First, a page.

Discord over two-state solution opens rift between the US and Israel

US President Biden and Israel’s Binyamin Netanyahu held their first phone call in nearly a month on Friday following the Israeli PM’s rejection of a Washington-backed call for Palestinian sovereignty, with Biden and Netanyahu appearing to be at odds on the issue of a two-state solution to follow the war in Gaza. FRANCE 24 spoke to David Khalfa, co-director of the North Africa and Middle East Observatory at the Jean Jaurès Foundation, to shed more light on the situation. 

US President Joe Biden spoke with Israeli Prime Minister Binyamin Netanyahu for the first time since December 23 on Friday, a day after the Israeli PM reiterated his opposition to the idea of Palestinian statehood and a post-war future for Palestinians in Gaza and the West Bank backed by the US.

Netanyahu said on Thursday that Israel “must have security control over all the territory west of the Jordan [River]”, saying he had made this clear to Israel’s “American friends”.

“This is a necessary condition, and it conflicts with the idea of [Palestinian] sovereignty,” Netanyahu said in a televised news conference.

Seeking a more permanent solution to the decades-long Israeli-Palestinian conflict that forms the backdrop of the current war between Israel and Hamas, the United States has pushed Israel for steps toward the establishment of a Palestinian state.

Read moreFrom 1947 to 2023: Retracing the complex, tragic Israeli-Palestinian conflict

US authorities have called for a reformed Palestinian Authority, which currently governs semi-autonomous zones in the Israeli-occupied West Bank, to govern Gaza after the war. The Gaza Strip is currently ruled by Hamas, which ousted the Fatah government of Palestinian Authority president Mahmoud Abbas in 2007 after a landslide victory in parliamentary elections.

Despite the Israeli premier’s open resistance, Biden said Friday after their phone call that Netanyahu might eventually agree to some form of Palestinian statehood, such as one without armed forces.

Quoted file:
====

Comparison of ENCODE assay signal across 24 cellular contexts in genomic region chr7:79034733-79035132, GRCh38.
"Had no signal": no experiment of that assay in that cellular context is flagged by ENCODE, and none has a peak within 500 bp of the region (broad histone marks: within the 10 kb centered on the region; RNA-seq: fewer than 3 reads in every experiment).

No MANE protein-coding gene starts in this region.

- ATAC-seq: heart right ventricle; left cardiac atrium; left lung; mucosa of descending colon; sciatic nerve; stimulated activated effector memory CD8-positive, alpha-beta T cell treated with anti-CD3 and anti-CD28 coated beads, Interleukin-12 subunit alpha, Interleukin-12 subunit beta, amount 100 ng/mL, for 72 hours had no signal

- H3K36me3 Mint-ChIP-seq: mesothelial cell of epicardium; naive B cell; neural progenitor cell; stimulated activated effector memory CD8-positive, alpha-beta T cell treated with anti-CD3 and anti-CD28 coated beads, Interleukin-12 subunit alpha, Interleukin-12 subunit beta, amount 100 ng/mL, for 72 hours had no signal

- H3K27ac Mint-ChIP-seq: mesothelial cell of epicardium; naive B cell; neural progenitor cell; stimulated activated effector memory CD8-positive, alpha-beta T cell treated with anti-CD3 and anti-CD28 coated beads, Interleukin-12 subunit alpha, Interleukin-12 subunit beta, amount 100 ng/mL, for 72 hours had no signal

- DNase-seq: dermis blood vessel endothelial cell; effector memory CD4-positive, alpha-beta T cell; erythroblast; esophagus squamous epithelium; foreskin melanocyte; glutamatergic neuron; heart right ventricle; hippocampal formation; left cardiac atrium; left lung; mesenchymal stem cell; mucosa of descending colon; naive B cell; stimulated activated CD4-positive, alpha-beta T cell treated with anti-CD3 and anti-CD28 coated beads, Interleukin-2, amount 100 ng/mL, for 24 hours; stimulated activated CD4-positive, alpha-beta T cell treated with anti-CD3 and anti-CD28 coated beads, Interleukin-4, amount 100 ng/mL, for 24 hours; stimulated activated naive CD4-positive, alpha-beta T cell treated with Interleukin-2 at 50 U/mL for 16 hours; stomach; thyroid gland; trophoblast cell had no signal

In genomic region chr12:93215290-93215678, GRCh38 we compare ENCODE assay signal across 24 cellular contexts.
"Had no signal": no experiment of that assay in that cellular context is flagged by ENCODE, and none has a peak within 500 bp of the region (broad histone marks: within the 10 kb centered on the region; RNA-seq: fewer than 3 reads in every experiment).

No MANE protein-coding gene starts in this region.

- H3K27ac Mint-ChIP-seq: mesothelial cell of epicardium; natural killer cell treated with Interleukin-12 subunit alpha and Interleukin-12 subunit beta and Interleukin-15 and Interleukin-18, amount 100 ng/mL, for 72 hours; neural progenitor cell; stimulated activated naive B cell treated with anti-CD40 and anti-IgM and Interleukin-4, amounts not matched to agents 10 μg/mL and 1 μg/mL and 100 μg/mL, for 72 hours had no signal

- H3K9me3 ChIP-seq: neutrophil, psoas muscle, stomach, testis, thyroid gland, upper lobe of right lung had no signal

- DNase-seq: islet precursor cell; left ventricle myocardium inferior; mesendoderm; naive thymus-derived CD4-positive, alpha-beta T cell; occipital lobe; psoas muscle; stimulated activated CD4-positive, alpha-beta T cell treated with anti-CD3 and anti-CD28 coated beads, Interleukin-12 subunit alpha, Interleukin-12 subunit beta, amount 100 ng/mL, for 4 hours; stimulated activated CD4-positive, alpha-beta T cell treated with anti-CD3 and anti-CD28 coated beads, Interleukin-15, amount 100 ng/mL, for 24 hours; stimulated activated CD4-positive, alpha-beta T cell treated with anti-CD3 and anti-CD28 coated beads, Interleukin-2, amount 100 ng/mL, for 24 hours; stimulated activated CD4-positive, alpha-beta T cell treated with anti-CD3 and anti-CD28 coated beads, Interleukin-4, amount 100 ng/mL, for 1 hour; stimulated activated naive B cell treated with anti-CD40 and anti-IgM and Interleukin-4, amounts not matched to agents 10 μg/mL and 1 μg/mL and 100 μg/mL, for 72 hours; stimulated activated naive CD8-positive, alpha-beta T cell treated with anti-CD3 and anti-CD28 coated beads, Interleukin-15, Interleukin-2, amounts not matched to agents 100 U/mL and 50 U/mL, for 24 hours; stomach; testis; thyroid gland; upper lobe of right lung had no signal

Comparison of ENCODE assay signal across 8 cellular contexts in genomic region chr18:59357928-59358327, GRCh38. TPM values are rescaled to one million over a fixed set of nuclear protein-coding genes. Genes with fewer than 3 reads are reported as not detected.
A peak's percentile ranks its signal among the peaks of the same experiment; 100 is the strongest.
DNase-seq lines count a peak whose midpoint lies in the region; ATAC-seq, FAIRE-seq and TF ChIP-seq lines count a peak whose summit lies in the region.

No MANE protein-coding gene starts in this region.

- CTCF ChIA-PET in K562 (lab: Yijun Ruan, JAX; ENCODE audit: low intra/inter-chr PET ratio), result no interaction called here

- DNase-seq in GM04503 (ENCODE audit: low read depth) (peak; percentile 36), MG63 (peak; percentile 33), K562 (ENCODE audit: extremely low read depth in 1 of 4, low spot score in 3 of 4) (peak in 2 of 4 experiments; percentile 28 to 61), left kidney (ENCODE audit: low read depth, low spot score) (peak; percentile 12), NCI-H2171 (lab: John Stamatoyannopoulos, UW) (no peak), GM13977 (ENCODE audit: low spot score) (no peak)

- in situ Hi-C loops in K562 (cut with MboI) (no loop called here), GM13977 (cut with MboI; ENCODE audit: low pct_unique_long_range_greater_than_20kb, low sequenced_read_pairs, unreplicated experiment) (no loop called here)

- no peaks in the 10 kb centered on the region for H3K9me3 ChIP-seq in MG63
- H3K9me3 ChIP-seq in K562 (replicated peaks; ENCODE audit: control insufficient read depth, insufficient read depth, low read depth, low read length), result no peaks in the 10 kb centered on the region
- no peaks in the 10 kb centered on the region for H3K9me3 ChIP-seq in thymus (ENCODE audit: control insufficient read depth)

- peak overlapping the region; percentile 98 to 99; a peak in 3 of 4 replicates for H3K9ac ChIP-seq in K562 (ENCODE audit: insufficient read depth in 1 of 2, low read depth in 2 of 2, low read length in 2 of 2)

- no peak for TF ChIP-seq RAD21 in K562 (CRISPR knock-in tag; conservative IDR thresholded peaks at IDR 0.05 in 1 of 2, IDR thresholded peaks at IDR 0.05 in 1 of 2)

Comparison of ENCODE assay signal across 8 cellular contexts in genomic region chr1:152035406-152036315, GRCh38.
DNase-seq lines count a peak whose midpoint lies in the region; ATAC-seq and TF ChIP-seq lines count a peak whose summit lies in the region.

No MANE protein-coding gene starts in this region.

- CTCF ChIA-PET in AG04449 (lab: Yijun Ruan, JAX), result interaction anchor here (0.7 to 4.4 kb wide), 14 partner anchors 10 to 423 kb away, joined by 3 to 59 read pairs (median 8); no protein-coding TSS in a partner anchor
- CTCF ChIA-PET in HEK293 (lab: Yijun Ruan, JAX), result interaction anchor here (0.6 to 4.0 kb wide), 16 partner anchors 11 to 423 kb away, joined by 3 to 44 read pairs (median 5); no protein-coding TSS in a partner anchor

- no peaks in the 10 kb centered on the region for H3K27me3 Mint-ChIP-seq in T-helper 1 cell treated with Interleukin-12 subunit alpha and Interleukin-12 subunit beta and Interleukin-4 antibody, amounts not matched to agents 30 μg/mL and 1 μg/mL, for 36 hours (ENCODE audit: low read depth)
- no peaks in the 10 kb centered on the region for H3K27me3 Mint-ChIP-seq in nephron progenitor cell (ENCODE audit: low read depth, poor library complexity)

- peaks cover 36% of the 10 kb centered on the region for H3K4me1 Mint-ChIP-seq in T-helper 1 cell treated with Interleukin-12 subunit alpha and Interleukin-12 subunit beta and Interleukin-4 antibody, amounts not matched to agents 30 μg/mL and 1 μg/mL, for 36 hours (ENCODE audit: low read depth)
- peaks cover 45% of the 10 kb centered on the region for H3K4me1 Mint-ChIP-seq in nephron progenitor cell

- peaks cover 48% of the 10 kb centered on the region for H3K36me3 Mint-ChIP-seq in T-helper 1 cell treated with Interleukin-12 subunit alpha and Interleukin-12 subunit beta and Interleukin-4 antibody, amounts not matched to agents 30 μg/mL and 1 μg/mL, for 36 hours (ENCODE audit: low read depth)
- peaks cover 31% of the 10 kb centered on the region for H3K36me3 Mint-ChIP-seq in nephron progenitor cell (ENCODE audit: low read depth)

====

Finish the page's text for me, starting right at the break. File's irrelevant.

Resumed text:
“The president still believes in the promise and the possibility of a two-state solution” for both Israelis and Palestinians, US National Security Council spokesman John Kirby told reporters in a briefing after the call, adding that Biden “made clear his strong conviction that a two-state solution is still the right path ahead. And we’re going to continue to make that case.”

The United States does have some leverage over its main Middle East ally, given that Israel has been the main beneficiary of US foreign aid since World War II, receiving more than $260 billion in military and economic aid. Whether Netanyahu – who said this week that “a prime minister in Israel should be able to say no, even to our best friends” – can be convinced remains to be seen, however.

FRANCE 24: Are we witnessing a turning point in US-Israel relations?

David Khalfa: The US-Israeli bilateral relationship is said to be “special” because it is based on shared values and strategic interests. However, relations between America and Israel have never been idyllic.

It is an ardent relationship between two friends and allies, but one that has known periods of tension. In fact, these tensions go back a long way: we could easily see this in the presidencies of Dwight D. Eisenhower, Lyndon B. Johnson and Jimmy Carter or, more recently, Barack Obama.

Even Donald Trump, described by Netanyahu as “Israel’s best friend”, did not hesitate last October to call Israeli Defence Minister Yoav Gallant a “jerk” or to criticise the Israeli prime minister in the wake of Hamas’s October 7 massacres.

The establishment of a Palestinian state is backed by the US and Saudi Arabia, and even by some of the Israeli ruling class. Can Netanyahu continue to resist it?

In the short term, yes. Binyamin Netanyahu will do absolutely anything to stay in power, and his strategy is very clearly to wage war for as long as possible because he knows he is unpopular and facing multiple charges (for corruption, bribery and fraud). He is therefore trying to buy time, hoping to win back public support by assuming the role of warlord.

Netanyahu is a shrewd and calculating politician, but he is weakened by his Faustian alliance with the far right, which opposes any prospect of a two-state solution to the conflict.

Moreover, he is old and on borrowed time, and will sooner or later have to step down. Beyond the national unity discourse fostered by the war and the trauma of October 7, the Israeli population has largely withdrawn its support for him. Polls show his popularity plummeting, even among moderate right-wing voters.

But the Gulf states’ offers to normalise relations with Israel in return for substantial progress towards the establishment of a Palestinian state will outlast Binyamin Netanyahu (Saudi Arabia on Tuesday said it would recognise Israel if a Palestinian state is established). This is even more so as the leaders of the petrostates are young and will probably remain in charge for decades to come.